Helpful hints for the hobby hunter.
When you read advice for retirees who need a new hobby the old saying, “Follow your passion” frequently surfaces. First, I would like to complain about the use of the word passion here. If you actually do possess a passion there’s very little doubt that you are not following it on some level. Passion is too ‘in your face’ to ignore, no one needs to be told to follow it. If you’re not following it, there probably is a good and legitimate reason for your choice, like it would leave you bankrupt, divorced, or an amputee, or you simply can’t justify investing your time in it right now. You folks with passions that you either are or aren’t following, you can skip the rest of this piece.
This is for the rest of us without passions. This is for all of us who, instead of passions, have sparks of interest. Most of us are more likely to have some interest or spark towards an activity than a passion, and we can be very comfortable ignoring such things for years, even decades. I have found that by paying attention to how I reacts to what I read, what I hear, what I see, followed with listening to that tiny voice that says, “I could do that” or “I wish I could do that.” You read a book or a blog and you come away wanting to do some writing. You go into a coffee shop and hear a folk singer and you want to go home and get your guitar out. Someone tells you about the hiking they did, and all you can think about is how much you miss being in the woods, take note. Keep a list of the times you feel drawn to try something. What I have found is that a lot of us are really bad at paying attention to ourselves, noticing our own reactions. When we are fully employed and spread thin with assorted commitments we become very good and letting these tiny nudges go undetected.
Our manager brain overrides the sparks we feel when something interests us. We may briefly notice that it sounds appealing and promptly file it for later (much later). Or we undermine the prompt with reality checks, like the equipment for that sport doesn’t fit my budget now and without investigating any practical options, like purchasing used equipment or renting, we’ve effectively squelched the interest.
Sometimes a lack of confidence shuts down the interest, we focus on our lack of talent or ability rather than taking the opportunity to increase our skills. This negative thinking happens so quickly, so stealthily, that before our interest has registered it’s already dead in the water. Does any of this sound familiar? When exploring hobbies I have started focusing on the spark that I feel when I’m exposed to something I like or when I hear about someone’s experience that peaks my interest. I have begun paying closer attention to these things. Yes, practical considerations will surface, but don’t let them dampen the initial connection you feel to an activity.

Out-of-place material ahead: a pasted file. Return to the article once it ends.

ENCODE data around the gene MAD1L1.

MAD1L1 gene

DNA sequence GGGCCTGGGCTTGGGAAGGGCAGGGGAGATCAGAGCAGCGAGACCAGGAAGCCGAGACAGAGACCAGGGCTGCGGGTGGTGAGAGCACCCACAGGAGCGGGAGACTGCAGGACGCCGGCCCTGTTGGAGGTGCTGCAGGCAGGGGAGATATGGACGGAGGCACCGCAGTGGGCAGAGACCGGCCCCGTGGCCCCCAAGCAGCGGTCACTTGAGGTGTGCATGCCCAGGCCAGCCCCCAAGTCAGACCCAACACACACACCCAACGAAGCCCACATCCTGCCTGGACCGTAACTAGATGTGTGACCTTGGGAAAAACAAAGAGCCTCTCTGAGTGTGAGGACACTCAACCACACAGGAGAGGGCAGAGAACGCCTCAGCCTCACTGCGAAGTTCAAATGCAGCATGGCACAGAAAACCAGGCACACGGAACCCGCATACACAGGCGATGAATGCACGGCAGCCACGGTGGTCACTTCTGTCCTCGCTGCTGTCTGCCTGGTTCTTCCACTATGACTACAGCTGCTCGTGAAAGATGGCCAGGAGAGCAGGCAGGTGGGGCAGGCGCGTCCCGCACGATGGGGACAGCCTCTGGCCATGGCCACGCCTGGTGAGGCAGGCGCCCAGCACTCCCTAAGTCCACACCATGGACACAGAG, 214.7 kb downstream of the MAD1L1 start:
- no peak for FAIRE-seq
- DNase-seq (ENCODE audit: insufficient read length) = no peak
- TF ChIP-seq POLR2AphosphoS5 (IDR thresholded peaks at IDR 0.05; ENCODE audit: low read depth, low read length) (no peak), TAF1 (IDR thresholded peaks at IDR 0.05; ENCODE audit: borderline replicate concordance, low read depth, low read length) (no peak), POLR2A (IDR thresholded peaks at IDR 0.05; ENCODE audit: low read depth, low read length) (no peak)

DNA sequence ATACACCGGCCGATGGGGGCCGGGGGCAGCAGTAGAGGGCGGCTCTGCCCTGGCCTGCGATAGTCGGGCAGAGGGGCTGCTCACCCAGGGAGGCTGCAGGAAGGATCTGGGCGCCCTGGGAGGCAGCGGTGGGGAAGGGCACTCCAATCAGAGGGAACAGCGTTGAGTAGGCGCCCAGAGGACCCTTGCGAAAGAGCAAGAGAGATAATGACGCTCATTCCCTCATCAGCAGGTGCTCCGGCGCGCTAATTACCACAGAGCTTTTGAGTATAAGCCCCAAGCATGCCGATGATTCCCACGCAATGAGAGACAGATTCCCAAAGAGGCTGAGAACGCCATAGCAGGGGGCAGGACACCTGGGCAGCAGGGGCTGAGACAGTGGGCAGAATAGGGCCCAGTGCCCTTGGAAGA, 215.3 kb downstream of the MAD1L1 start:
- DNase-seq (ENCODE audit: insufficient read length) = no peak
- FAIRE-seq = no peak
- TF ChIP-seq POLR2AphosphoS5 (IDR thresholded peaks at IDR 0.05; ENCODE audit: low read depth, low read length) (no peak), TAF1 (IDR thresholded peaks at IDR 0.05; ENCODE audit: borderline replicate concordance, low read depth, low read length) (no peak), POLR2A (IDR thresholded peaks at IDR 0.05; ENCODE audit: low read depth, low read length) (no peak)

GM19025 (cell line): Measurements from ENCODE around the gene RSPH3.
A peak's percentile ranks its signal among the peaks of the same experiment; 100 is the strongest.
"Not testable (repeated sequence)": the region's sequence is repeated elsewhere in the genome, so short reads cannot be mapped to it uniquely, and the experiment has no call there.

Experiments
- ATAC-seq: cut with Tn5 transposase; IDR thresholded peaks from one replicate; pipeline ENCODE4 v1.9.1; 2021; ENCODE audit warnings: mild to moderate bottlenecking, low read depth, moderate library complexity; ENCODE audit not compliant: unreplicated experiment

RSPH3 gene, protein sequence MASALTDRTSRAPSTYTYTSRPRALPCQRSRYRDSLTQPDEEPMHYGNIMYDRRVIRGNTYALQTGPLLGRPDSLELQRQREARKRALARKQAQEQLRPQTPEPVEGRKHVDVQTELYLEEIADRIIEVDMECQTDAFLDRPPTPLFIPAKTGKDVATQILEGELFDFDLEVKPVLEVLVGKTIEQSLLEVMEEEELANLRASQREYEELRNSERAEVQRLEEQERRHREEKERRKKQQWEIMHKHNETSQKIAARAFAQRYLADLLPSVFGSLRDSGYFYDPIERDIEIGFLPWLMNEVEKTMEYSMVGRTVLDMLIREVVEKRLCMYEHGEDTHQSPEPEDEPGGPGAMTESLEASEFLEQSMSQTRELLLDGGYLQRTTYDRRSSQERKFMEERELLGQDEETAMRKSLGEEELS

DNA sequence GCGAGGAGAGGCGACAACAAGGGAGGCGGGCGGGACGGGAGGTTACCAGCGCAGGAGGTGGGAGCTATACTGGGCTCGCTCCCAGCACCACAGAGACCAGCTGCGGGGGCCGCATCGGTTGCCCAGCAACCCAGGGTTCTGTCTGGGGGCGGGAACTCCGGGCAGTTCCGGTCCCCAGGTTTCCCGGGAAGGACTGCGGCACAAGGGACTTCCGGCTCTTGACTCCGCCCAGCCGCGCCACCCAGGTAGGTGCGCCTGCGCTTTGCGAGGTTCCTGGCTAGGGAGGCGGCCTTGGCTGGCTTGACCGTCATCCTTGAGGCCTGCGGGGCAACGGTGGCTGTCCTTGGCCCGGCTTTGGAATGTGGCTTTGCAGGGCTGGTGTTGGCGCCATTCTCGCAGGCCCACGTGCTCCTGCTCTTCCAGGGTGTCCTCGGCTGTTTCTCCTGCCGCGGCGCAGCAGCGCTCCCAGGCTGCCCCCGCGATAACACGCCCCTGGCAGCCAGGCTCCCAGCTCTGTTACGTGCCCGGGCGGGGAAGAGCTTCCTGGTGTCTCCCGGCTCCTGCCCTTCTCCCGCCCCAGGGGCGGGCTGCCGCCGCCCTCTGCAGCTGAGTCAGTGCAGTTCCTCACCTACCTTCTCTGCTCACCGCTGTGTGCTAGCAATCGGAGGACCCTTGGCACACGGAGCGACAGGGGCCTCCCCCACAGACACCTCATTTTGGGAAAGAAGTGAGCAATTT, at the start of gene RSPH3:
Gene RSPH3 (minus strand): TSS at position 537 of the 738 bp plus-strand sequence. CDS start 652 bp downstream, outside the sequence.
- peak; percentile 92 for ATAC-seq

The words of the 70’s ring true still, ‘get in touch with yourself.’ It can be a bit embarrassing to admit, but for many of us we don’t know ourselves too well. We don’t know what we would enjoy, partly because a well-managed practical life hasn’t allowed us to consider the question too often. I have seen all sorts of inventories for helping a person identify interests, values, talents, and they have their place in clarifying one’s sense of self. But nothing beats careful listening. Listen to your heart, when do you feel a spark, or a pull towards an activity? When you hear about other people’s activities do you wish you could do that as well? Even if there’s a good reason why you won’t have that particular experience, make a note of the way it clicked for you. The connection could indicate that a change of scenery and travel makes you feel alive and engaged, or perhaps that you like a physical challenge or the satisfaction of physical activities, or it may be that nature’s beauty brings you contentment and happiness. Pay attention to what grabs your attention and pulls you in and you will find the interests that are well suited for you.